Intact sediment cores are collected in hadal trenches by an autonomous sediment lander. As soon as the sediment cores arrive onboard the research vessel, they are being processed quickly. The first step is often to cut them into slices that are stored in the freezer or treated with fixatives for later analysis. Safely home in the laboratory, the sediment slices are analyzed for the amount and quality of organic matter, photopigments as chemical remains of settled microalgae, and many more sediment characteristics. Microorganisms can be identified with molecular tools, while larger organisms like macro- and meiofauna are inspected with microscopes.
All life in hadal trenches has to cope with extremely high hydrostatic pressure. Laboratory pressure tanks allow us to conduct experiments at pressure levels that prevail in some of the deepest trenches (10 km = 100 MPa = 1000 bar). The tanks can be rotated horizontally and thereby function as plankton wheels that keep ‘marine snow’ particles in suspension. Advanced technology enables real-time oxygen measurements inside the tanks while under pressure. From these measurements, we can learn how the respiration activity of microorganisms changes when they are exposed to very high pressure levels.
Organic particles and aggregates form in surface waters and sink deep into the ocean as ‘marine snow’. Thereby, all microorganisms attached to ‘marine snow’ particles are transferred to a high-pressure environment to which they are not adapted. Using diatom aggregates produced in the laboratory as model systems, we investigate how pressure re-shapes microbial communities on ‘marine snow’ particles.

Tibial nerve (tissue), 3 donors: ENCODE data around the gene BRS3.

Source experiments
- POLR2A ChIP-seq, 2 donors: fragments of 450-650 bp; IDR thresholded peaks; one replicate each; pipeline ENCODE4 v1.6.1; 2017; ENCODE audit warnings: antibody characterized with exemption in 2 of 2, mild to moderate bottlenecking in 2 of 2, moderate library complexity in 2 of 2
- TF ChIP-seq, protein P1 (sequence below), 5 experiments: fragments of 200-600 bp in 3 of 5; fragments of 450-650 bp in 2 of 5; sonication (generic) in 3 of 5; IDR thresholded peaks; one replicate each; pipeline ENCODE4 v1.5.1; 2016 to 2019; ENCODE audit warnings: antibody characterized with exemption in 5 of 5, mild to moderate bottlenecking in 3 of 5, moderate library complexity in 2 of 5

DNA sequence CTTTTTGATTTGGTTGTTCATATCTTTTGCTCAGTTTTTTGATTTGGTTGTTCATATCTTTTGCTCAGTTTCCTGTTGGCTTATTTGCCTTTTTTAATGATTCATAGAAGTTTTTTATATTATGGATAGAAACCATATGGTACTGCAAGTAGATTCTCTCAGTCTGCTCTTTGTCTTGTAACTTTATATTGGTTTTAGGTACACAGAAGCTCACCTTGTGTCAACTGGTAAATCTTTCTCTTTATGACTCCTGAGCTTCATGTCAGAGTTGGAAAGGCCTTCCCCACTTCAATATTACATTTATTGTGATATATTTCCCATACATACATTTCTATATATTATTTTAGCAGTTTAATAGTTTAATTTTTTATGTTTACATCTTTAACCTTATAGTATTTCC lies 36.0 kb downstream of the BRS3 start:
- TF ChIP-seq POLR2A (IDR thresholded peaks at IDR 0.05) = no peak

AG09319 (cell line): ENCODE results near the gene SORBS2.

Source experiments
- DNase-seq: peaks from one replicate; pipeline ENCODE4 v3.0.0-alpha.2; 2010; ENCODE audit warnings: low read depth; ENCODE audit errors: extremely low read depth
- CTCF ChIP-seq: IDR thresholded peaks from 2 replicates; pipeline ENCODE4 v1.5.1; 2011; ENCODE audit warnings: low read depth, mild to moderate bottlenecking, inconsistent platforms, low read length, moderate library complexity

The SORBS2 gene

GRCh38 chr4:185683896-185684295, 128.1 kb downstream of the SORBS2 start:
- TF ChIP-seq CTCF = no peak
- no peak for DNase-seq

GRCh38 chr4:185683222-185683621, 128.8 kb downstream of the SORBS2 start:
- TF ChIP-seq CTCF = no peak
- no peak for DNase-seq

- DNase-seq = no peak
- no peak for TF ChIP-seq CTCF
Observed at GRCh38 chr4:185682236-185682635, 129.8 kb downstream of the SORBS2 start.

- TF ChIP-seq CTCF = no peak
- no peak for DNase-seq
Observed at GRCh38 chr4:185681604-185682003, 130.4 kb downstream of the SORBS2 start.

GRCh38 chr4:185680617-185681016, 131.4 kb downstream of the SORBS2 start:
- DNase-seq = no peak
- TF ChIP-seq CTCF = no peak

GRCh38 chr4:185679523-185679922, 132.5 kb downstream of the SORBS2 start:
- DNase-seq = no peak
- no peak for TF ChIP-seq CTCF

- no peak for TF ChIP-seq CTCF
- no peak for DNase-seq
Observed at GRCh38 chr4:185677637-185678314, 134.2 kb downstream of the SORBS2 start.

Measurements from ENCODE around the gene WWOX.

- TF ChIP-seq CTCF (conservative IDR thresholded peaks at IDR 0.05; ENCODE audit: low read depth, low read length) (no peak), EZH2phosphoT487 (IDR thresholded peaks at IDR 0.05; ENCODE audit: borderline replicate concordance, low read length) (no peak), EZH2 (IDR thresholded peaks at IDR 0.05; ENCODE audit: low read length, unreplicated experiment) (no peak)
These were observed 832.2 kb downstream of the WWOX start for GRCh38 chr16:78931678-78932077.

Pressure experiments are conducted with viruses and their bacterial hosts, some of them isolated from hadal sediment. To date, little is known about the effect of hydrostatic pressure on viral infection of bacteria and microalgae as well as the consequences for viral and bacterial community composition.
In the water column of the ocean, copepods represent the most abundant group of multi-cellular animals. Copepod populations are known to include a relatively high percentage of dead specimens which are microbially degraded. Pressure is likely to affect the carbon mineralization of copepod carcasses through inhibitory effects on the attached microorganisms.
Microorganisms release exo-enzymes to their immediate environment to enable the hydrolysis of organic substrates. This is often the initial and rate-limiting step of microbial mineralization of organic particles. One of the key questions centers on whether pressure acts directly on the exo-enzymes or rather on the microorganisms that release the exo-enzymes.
Hadal trenches host a surprising abundance and biodiversity of sediment meiofauna, such as nematodes. We investigate the community composition of meiofauna within single trenches and make also comparisons between geographically distant trenches.